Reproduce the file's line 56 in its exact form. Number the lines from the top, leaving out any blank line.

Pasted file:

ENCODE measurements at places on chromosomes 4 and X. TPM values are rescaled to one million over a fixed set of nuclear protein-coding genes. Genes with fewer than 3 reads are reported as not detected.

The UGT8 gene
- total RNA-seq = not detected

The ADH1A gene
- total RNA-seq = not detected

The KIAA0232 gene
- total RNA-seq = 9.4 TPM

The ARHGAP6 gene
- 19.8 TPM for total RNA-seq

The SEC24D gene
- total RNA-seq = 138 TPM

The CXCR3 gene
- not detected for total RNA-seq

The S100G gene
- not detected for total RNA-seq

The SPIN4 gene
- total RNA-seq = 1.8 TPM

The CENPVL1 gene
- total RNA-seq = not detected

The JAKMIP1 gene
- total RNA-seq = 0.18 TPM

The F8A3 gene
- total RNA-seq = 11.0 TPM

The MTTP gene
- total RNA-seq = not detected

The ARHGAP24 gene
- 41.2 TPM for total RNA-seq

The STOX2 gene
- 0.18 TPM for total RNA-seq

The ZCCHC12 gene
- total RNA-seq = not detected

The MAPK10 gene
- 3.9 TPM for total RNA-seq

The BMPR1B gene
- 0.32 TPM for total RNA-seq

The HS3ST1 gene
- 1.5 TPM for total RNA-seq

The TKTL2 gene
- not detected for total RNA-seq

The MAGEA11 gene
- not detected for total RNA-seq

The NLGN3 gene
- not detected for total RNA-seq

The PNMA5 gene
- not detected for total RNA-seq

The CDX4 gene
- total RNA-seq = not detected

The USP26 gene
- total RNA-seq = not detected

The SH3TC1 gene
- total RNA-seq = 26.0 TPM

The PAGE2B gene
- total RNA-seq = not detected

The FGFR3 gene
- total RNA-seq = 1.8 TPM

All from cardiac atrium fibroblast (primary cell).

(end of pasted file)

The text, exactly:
All from cardiac atrium fibroblast (primary cell).